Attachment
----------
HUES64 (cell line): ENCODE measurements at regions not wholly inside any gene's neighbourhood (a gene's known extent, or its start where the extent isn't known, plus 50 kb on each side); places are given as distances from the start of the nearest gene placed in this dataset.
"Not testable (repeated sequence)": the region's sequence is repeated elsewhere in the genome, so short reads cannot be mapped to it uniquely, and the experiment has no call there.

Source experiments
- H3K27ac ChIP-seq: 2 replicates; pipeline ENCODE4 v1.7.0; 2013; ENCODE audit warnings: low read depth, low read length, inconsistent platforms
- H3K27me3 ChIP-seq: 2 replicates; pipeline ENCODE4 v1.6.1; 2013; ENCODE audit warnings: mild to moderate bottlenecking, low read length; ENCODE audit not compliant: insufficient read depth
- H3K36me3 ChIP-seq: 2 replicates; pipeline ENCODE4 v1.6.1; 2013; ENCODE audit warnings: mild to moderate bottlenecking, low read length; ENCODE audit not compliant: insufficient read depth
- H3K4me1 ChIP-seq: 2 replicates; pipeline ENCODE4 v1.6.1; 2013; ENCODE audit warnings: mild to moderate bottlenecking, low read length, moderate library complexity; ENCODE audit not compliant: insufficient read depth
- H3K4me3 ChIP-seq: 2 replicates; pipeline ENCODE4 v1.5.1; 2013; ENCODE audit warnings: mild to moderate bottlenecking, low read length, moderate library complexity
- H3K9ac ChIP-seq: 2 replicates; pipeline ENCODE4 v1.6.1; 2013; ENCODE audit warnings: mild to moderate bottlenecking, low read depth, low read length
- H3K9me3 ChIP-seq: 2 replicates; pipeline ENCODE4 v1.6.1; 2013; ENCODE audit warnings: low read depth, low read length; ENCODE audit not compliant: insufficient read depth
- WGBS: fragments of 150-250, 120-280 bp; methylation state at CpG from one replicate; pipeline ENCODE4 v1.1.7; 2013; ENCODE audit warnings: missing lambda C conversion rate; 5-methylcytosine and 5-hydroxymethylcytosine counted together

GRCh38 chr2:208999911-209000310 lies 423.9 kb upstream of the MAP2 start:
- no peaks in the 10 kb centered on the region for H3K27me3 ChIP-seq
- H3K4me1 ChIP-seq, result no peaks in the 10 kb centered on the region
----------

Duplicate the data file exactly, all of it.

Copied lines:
HUES64 (cell line): ENCODE measurements at regions not wholly inside any gene's neighbourhood (a gene's known extent, or its start where the extent isn't known, plus 50 kb on each side); places are given as distances from the start of the nearest gene placed in this dataset.
"Not testable (repeated sequence)": the region's sequence is repeated elsewhere in the genome, so short reads cannot be mapped to it uniquely, and the experiment has no call there.

Source experiments
- H3K27ac ChIP-seq: 2 replicates; pipeline ENCODE4 v1.7.0; 2013; ENCODE audit warnings: low read depth, low read length, inconsistent platforms
- H3K27me3 ChIP-seq: 2 replicates; pipeline ENCODE4 v1.6.1; 2013; ENCODE audit warnings: mild to moderate bottlenecking, low read length; ENCODE audit not compliant: insufficient read depth
- H3K36me3 ChIP-seq: 2 replicates; pipeline ENCODE4 v1.6.1; 2013; ENCODE audit warnings: mild to moderate bottlenecking, low read length; ENCODE audit not compliant: insufficient read depth
- H3K4me1 ChIP-seq: 2 replicates; pipeline ENCODE4 v1.6.1; 2013; ENCODE audit warnings: mild to moderate bottlenecking, low read length, moderate library complexity; ENCODE audit not compliant: insufficient read depth
- H3K4me3 ChIP-seq: 2 replicates; pipeline ENCODE4 v1.5.1; 2013; ENCODE audit warnings: mild to moderate bottlenecking, low read length, moderate library complexity
- H3K9ac ChIP-seq: 2 replicates; pipeline ENCODE4 v1.6.1; 2013; ENCODE audit warnings: mild to moderate bottlenecking, low read depth, low read length
- H3K9me3 ChIP-seq: 2 replicates; pipeline ENCODE4 v1.6.1; 2013; ENCODE audit warnings: low read depth, low read length; ENCODE audit not compliant: insufficient read depth
- WGBS: fragments of 150-250, 120-280 bp; methylation state at CpG from one replicate; pipeline ENCODE4 v1.1.7; 2013; ENCODE audit warnings: missing lambda C conversion rate; 5-methylcytosine and 5-hydroxymethylcytosine counted together

GRCh38 chr2:208999911-209000310 lies 423.9 kb upstream of the MAP2 start:
- no peaks in the 10 kb centered on the region for H3K27me3 ChIP-seq
- H3K4me1 ChIP-seq, result no peaks in the 10 kb centered on the region